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Winning Gold at Being an Olympic Cynic


I told my friend the other day that I think the Olympics has become a sham. He said,  

“When did you get so cynical”? Well, I can tell you it didn’t happen yesterday. The Olympics have marked the passing time of my once innocent youth, to becoming a cynical, but wiser adult.  

Growing up as flag waving American, I remember watching the U.S. hockey team win gold with the 1980 “Miracle on Ice”.  I was inspired by this underdog team and reveled in watching sport and patriotism being celebrated in unison.  In 1984, I fell for Mary Lou Retton and marveled at the circus like routines all the gymnasts performed.

Four year later however, I found my innocence slipping away.  The myth of America was beginning to fade for me and with that I found myself cheering with the rest of my Canadian school mates for Ben Johnson in the 100 metre dash.  Early on, when Johnson claimed that he had not taken steroids – I believed him. I was naïve to believe that some people may lie privately – but never publicly, especially not on television. Well, I soon learned that some people do lie and deny – no matter in what public forum they are speaking.  Cheating in sport to win, was apparently rampant and future scandal after scandal only continued to move me further down the line toward being a cynic.

My love for sport was not completely lost however. I even minored in sport administration while at university. But during one of our sport marketing classes a speaker who was involved with Gymnastics Canada gave us some background on how judges can be influenced during major competitions – including the Olympics. I heard how during social engagements the officials and judges from various countries would get together and sometimes make side deals. Such as the “you vote for my gymnast and I’ll vote for yours wink, wink” variety.  This apparently did not just go on in gymnastics, but figure skating as well. I was shocked, but the information was presented to me in such a matter of fact manner that my feelings of naïveté resurfaced again.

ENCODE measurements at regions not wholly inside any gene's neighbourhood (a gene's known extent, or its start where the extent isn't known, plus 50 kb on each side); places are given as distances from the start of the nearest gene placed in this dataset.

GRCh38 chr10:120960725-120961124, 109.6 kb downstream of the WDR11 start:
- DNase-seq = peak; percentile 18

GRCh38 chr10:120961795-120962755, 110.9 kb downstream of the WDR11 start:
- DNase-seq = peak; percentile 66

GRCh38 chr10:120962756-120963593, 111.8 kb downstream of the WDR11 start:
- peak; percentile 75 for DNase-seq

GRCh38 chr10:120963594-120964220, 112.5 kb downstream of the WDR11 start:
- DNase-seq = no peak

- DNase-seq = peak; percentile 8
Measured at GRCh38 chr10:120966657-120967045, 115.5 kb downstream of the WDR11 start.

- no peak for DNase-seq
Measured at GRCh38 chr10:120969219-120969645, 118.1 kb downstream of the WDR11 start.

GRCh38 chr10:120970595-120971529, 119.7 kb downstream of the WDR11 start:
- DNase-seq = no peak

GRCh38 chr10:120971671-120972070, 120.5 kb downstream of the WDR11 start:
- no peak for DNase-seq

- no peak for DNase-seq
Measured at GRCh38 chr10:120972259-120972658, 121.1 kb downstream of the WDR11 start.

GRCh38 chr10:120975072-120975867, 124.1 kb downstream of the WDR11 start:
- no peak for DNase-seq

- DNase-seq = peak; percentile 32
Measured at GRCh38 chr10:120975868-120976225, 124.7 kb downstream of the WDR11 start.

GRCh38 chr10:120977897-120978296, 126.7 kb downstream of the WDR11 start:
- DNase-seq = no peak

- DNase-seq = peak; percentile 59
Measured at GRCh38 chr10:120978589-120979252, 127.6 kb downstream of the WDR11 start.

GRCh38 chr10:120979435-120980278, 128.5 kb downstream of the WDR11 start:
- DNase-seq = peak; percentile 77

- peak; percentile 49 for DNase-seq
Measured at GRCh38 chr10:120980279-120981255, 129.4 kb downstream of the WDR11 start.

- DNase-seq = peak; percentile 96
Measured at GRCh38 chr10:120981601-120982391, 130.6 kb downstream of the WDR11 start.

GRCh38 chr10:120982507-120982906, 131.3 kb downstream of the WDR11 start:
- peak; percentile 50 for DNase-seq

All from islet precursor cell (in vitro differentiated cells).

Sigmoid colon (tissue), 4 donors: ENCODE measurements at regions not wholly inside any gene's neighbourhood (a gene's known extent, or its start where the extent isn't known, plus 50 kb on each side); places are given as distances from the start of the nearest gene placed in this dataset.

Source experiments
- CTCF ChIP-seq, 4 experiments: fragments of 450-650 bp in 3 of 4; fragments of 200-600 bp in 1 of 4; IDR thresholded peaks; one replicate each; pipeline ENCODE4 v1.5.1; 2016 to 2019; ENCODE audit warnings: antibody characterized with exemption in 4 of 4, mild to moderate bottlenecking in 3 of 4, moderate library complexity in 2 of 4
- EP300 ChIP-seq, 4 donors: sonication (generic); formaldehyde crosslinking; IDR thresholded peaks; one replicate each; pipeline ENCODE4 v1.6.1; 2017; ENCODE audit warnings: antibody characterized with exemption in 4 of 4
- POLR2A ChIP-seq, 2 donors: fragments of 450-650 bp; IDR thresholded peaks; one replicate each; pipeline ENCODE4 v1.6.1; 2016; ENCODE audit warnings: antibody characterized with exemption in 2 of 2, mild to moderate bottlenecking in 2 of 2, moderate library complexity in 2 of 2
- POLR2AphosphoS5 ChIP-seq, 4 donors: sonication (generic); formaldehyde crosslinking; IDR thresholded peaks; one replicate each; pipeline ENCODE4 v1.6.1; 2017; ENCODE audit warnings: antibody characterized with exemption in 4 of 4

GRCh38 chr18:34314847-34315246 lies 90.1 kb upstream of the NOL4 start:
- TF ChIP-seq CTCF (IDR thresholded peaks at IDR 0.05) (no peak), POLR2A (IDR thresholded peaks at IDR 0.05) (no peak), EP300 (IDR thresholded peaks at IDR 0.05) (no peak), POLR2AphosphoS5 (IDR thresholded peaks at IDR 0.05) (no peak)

It is why I was not surprised by the judging scandal that plagued the figure skating at the 2002 games at Salt Lake City. I heard about it all before, including the bribery that was needed to be an Olympic host city. My knowledge of sports marketing also had me learn how the 1984 Olympic Games in Los Angeles were the birth of the “Corporate Games” and how the Olympic rings became a brand unto them self and were sold to international companies that had global brands that needed a global event to sponsor.  I enjoy business and understand the benefits of sponsorship, but the purity of the Olympics like so many other things in sport became as much about selling something as the game itself.

 

This brings us to this year’s games in Beijing. They have provided their own wake up call for me, but my cynicism has not come from the smog or the underage Chinese gymnasts. It surrounds the funding of the Olympics and my realization that whether it be greater funding to elite athletes or hosting the games themselves - no public money should be made available.  If corporations or private individuals want to foot the bill go ahead, but wise public servants should see we have much greater priorities for our sacred tax dollars.  

A mature, self-confident country such as Canada doesn’t need the Olympics to validate ourselves or prove something to the rest of the world. Leave that to countries like China and the U.S. Where is the glory of winning the medal count if you suppress the rights of your people? What pride can a country have of winning gold medals if it leads the world in child obesity and early on-set diabetes?  During these Olympics we’ve had Canadian athletes whining for more funding at the same time former Toronto Mayor David Crombie is struggling to rub two nickels together to save Toronto’s public swimming pools.  I use to naively believe that the Olympics inspired a country’s youth to get involved in sports, but what good is that inspiration if cannot be fulfilled because of a lack of facilities.

Luckily, I have regained some of my youthful innocence watching the Olympic Games with my four year old son. He wants to swim at the Olympics when he gets older – good for him and all kids that dream big. Hopefully, they will grow up in a country with wise adults that realize the priority is to make sure that kids have a pool to learn a life saving skill rather than having their governments drown in debt trying to host a global, corporate pitch tent event.   

Yes, maybe as I have become more cynical as I’ve grown older, but they say with age comes wisdom.   

Originally Published in the Guelph Mercury August 2008 

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